Illegal Aliens - Who Enforces Immigration Laws?
border agents patrol ins
Following the terrorist attacks of September 11, 2001, it became apparent that some or all of the perpetrators had entered the United States legally and many had overstayed their allotted time with no notice taken by the INS or any other enforcement agency. On March 1, 2003, INS functions and those of the U.S. Customs Service were folded into the newly created Department of Homeland Security (DHS). Within the DHS, the new U.S. Customs and Border Protection (CBP) oversees the movement of goods and people into the United States, while Immigration and Customs Enforcement (ICE) is responsible for enforcing immigration laws within the United States and along its land and water boundaries. On March 17, 2004, Under Secretary for Border and Transportation Security Asa Hutchinson reported before the Subcommittee on Infrastructure and Border Security of the House Select Committee on Homeland Security (http://www.globalsecurity.org/security/library/congress/2004_h/040317-hutchinson.doc) that ports of entry into the United States stretched across 7,500 miles of land border with Mexico and Canada, and 95,000 miles of shoreline and navigable rivers. Conditions and venues varied considerably, from air and sea ports of entry in metropolitan New York City with dozens of employees, to a two-person land entry point in North Dakota.
The U.S. Border Patrol
The U.S. Border Patrol, the mobile uniformed law enforcement arm of the CBP, is responsible for the detection and apprehension of illegal aliens and smugglers of aliens at or near U.S. land borders—a difficult, sometimes dangerous, and often frustrating job. The United States is divided into twenty-one Border Patrol Sectors. Nine of the Border Patrol sectors are along the southwest border. (See Figure 5.5.)
THE SOUTHWEST BORDER.
The biggest illegal entry problems occur along the 1,956-mile border between the United States and Mexico. The four states bordering Mexico—Texas, New Mexico, Arizona, and California—have 39 ports of entry. About five million Mexican nationals reside in the Mexican municipalities (municipios) along the southwest border.
RECRUITING BORDER PATROL AGENTS.
The Illegal Immigration Reform and Immigrant Responsibility Act of 1996 (IIRIRA) mandated that the Immigration and Naturalization Service (INS) add 1,000 Border Patrol agents each year starting fiscal year (FY) 1997 through 2001. In 1997 and 1998 the INS fulfilled the law's mandate but fell short in 1999, when just 363 agents were added. In March 1999 the Clinton administration announced it would not request more funding for Border Patrol positions, citing the problems that could result from having too many inexperienced agents.
In 2000 the INS strengthened its recruiting efforts by training Border Patrol agents as recruiters and offering entrance exams throughout the country. It advertised in movie theaters, on television, and on the Internet. About 80% of those interested applied over the Internet. In addition, the INS offered a $2,000 recruitment bonus to each recruit. As a result, the INS reported that more than 1,700 new agents were hired, bringing the total number of agents to 9,212.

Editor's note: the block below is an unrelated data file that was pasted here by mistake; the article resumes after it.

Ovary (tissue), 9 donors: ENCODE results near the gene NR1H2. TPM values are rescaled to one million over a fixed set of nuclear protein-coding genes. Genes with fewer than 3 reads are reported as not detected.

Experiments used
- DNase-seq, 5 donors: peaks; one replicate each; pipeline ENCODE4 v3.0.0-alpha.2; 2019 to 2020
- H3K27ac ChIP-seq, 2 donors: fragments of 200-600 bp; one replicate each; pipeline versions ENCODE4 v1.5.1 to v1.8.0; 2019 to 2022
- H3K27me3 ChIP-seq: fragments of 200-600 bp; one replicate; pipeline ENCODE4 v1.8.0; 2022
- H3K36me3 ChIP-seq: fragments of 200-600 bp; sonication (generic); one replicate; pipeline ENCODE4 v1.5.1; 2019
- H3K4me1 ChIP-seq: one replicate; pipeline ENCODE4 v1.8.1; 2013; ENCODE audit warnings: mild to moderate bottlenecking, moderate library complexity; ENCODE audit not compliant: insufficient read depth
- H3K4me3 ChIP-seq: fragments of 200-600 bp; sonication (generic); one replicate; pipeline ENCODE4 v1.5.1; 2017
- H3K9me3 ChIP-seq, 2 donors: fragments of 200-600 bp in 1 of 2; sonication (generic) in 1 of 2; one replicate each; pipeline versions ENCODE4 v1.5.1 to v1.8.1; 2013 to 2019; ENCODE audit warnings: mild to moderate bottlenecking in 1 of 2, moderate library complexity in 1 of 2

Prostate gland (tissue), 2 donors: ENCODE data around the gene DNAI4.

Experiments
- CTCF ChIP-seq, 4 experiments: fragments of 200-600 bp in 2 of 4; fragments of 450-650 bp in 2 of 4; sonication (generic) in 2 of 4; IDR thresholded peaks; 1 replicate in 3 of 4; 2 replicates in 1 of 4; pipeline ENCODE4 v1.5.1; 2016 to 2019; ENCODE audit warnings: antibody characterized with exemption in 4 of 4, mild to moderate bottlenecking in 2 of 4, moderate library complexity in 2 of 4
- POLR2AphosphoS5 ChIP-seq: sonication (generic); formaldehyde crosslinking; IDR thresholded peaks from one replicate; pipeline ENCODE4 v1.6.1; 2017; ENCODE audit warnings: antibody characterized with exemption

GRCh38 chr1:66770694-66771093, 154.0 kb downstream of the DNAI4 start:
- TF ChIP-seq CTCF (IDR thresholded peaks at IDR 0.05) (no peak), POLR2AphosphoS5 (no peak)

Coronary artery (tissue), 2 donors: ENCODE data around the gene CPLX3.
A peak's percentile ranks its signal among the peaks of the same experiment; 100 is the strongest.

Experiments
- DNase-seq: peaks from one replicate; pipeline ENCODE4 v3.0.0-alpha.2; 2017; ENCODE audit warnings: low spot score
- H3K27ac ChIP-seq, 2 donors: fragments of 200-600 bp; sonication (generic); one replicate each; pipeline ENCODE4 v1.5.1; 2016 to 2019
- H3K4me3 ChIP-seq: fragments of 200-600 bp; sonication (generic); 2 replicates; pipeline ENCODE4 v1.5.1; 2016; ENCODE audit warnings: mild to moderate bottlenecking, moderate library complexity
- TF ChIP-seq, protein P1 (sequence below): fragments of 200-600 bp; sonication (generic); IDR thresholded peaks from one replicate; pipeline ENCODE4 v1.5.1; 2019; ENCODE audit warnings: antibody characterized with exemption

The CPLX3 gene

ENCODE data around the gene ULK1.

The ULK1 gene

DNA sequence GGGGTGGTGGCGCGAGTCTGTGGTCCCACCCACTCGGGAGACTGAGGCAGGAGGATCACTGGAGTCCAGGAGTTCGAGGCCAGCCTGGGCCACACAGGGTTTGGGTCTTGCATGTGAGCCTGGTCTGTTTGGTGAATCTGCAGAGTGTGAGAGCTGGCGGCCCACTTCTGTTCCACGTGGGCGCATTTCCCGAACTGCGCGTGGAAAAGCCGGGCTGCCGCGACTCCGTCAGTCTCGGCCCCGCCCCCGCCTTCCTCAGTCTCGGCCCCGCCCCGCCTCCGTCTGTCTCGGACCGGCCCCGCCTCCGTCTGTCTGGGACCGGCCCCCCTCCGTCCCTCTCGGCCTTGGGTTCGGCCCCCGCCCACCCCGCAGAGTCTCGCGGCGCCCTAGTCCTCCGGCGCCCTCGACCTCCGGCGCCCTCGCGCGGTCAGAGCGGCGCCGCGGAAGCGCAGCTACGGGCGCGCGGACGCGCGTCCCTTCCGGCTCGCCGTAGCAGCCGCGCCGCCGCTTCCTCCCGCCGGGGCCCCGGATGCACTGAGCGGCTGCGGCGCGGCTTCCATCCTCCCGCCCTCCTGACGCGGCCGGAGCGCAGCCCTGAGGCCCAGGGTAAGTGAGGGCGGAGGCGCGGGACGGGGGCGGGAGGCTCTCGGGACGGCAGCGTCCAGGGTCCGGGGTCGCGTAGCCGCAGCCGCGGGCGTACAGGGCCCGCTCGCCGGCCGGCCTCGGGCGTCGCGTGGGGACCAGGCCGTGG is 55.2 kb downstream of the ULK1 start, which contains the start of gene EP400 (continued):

The aggressive recruitment effort continued, and in 2001 legislation was passed that increased the base pay for new agents to about $41,000. After the terrorist attacks of September 11, the need for Border Patrol agents became acute. In his testimony on October 17, 2001, before the House Committee on Government Reform, INS Commissioner James W. Ziglar pointed out that even before September 11, Border Patrol agents were routinely recruited away by other federal law enforcement agencies that offered better pay. In fact, as Jonathan Peterson of the Los Angeles Times reported, about 2,000 Border Patrol agents and immigration inspectors left the INS between October 2001 and August 2002 ("'Mass Exodus' of Agents Leaves INS Scrambling," August 5, 2002). Many took better-paid airline security jobs with the newly created Transportation Security Administration. According to Peterson, in FY 2002, 1,499 new Border Patrol agents were hired—but 1,459 veterans left. Border Patrol agents complained of low job satisfaction, low pay, and the poor image of the INS as well as uncertainty over its continued existence.
After INS responsibilities were turned over to the DHS, a recruiting campaign was launched on college campuses in an effort to meet President George W. Bush's goal of hiring 570 new Border Patrol agents in FY 2003. The nation's post–September 11 southwest border strategy called for 14,000 Border Patrol agents to be in place by 2010 (Jerry Seper, "14,000 Agents Needed to Patrol Mexico Border," Washington Times, September 23, 2002).
THE NORTHERN BORDER.
The September 11 terrorist attacks also highlighted the vulnerability of the nation's northern border, where fewer than 300 Border Patrol agents guarded the nearly 4,000-mile border with Canada, and several ports of entry were not staffed around-the-clock. In FY 2002, 245 Border Patrol agents were allocated to the northern border. On July 2, 2003, CBP Commissioner Robert Bonner announced that 375 additional Border Patrol agents would be deployed to the northern border, bringing the total number of agents there to 1,000 (http://www.customs.gov/xp/cgov/newsroom/press_releases/archives/cbp_press_releases/072003/07022003.xml).